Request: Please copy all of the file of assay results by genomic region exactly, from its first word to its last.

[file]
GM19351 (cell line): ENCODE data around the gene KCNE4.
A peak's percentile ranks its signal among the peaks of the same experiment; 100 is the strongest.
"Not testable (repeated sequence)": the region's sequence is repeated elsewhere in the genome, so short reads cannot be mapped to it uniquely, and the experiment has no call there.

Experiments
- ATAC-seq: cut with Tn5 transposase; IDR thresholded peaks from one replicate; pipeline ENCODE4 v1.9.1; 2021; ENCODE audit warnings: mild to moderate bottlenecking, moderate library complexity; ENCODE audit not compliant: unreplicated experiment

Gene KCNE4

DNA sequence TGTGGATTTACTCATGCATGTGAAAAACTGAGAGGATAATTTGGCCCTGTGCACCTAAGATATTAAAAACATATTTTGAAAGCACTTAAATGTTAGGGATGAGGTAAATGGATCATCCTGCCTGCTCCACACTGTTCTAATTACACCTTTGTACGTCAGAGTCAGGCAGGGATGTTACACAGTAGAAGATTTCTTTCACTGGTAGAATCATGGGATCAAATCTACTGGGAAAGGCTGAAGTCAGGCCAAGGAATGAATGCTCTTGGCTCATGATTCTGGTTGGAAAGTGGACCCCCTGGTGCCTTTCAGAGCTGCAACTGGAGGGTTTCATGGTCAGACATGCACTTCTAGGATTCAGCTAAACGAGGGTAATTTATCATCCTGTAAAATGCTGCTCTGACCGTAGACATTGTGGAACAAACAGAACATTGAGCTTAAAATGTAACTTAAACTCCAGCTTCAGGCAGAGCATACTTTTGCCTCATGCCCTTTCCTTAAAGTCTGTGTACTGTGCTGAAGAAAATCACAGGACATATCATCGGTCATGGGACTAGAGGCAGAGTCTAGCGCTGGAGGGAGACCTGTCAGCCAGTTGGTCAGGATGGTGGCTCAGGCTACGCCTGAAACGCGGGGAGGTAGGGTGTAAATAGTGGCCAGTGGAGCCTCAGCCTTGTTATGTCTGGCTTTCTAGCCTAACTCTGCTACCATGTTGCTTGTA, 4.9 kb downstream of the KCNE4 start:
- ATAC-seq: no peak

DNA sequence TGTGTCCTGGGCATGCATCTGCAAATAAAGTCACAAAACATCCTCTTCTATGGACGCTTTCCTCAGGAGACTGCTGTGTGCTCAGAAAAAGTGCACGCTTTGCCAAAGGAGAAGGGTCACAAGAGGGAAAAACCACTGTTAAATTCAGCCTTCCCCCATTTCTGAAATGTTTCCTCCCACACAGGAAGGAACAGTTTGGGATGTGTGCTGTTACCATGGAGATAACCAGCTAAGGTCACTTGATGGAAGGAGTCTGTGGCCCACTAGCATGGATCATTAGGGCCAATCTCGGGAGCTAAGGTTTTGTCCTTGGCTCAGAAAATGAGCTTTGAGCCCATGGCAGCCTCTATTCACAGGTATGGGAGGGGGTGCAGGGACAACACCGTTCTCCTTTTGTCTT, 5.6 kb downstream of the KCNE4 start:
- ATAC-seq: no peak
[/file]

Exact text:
GM19351 (cell line): ENCODE data around the gene KCNE4.
A peak's percentile ranks its signal among the peaks of the same experiment; 100 is the strongest.
"Not testable (repeated sequence)": the region's sequence is repeated elsewhere in the genome, so short reads cannot be mapped to it uniquely, and the experiment has no call there.

Experiments
- ATAC-seq: cut with Tn5 transposase; IDR thresholded peaks from one replicate; pipeline ENCODE4 v1.9.1; 2021; ENCODE audit warnings: mild to moderate bottlenecking, moderate library complexity; ENCODE audit not compliant: unreplicated experiment

Gene KCNE4

DNA sequence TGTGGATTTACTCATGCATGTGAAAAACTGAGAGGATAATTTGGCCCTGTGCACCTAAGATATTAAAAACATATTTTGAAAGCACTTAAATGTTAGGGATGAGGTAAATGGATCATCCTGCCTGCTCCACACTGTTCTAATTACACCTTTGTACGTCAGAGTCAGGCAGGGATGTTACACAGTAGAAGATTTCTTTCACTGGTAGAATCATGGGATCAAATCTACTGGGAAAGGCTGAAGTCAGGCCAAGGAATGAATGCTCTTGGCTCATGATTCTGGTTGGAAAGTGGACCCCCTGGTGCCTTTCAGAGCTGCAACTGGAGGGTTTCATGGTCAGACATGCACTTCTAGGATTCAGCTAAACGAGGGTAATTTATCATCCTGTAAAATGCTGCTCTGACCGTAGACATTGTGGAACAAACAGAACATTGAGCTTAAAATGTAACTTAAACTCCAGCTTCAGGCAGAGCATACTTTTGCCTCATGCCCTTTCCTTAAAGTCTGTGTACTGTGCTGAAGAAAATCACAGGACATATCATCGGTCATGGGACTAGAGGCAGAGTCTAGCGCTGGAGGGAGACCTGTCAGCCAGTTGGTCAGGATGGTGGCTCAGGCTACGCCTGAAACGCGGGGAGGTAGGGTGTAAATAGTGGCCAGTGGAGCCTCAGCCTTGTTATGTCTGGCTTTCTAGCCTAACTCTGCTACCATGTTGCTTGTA, 4.9 kb downstream of the KCNE4 start:
- ATAC-seq: no peak

DNA sequence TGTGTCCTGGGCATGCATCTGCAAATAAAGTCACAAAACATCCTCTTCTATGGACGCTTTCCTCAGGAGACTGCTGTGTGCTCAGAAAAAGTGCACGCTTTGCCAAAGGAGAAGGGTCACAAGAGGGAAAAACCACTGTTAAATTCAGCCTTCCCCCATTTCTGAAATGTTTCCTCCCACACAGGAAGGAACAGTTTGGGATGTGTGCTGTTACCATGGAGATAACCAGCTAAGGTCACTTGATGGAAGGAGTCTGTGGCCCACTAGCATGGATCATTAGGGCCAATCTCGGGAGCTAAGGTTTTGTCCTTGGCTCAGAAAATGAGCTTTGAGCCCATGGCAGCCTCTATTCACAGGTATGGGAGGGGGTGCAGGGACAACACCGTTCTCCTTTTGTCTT, 5.6 kb downstream of the KCNE4 start:
- ATAC-seq: no peak